Pick a stock market anywhere in the world, and chances are it was in negative territory Thursday. That's because economic data and corporate news from all corners painted a similar picture — the global economy is struggling.
A few of the factors that had investors heading for the exits:
- Wall Street investment bank Morgan Stanley cut its global growth forecasts for 2011 and 2012 and said the U.S. and the euro zone are "dangerously close to a recession."
- In the U.S., the Philadelphia Fed's closely watched regional manufacturing activity index fell by the most in two years to a reading of negative 30.7 in August. Any reading below 50 means there's contraction, suggesting the key sector is shrinking quickly.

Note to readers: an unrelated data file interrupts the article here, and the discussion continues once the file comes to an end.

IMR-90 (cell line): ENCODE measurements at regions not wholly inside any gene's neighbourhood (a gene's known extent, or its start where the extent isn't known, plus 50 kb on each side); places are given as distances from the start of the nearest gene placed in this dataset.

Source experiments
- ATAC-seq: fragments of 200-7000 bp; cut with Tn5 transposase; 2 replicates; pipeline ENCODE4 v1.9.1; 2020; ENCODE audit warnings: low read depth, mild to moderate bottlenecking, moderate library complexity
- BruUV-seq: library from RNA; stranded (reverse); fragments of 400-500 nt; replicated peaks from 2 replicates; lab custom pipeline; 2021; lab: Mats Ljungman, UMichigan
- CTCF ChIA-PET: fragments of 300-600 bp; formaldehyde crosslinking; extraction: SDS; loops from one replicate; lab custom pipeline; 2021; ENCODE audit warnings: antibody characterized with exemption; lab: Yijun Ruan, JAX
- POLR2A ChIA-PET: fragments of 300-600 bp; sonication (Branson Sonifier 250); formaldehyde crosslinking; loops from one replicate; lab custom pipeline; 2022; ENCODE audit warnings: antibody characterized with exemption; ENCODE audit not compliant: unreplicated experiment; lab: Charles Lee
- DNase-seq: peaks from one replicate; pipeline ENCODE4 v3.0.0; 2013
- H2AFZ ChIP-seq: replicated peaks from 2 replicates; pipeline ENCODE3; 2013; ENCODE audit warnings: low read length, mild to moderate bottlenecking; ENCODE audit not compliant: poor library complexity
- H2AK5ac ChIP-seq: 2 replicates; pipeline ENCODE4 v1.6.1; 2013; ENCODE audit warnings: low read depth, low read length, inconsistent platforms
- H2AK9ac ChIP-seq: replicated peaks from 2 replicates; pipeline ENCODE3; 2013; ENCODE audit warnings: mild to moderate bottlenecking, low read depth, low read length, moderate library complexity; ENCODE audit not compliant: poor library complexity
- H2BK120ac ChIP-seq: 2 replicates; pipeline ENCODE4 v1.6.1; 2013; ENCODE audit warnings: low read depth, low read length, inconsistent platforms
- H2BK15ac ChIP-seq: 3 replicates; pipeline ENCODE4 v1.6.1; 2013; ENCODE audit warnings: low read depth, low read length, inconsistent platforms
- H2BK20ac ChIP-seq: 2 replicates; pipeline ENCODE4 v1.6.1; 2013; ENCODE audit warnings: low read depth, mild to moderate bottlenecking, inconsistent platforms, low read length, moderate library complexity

- U.S. consumer prices rose 0.5 per cent in July, yet another factor that will tie the hands of the Fed as they try to stimulate the world's largest economy out of its doldrums.
- The number of Americans filing for government jobless benefits increased by 9,000 to a seasonally adjusted 408,000, its highest level in four weeks. Economists says anything above 400,000 suggests the job market is effectively not growing.
- The hard-hit U.S. housing sector got yet another piece of bad news, as data showed existing home sales dropped 3.5 per cent. in July, hitting a 2011 low.
- The Wall Street Journal reported that U.S. regulators were increasing their scrutiny of Europe’s biggest banks, fearful of another collapse.
- The New York Times said U.S. officials are probing ratings agency S&P for being asleep at the switch when they handed out pristine AAA ratings to suspect mortgage securities before the 2008 crash.
- European banks were also undermined by a proposed tax on financial transactions put forward by German Chancellor Angela Merkel and French President Nicolas Sarkozy on Tuesday.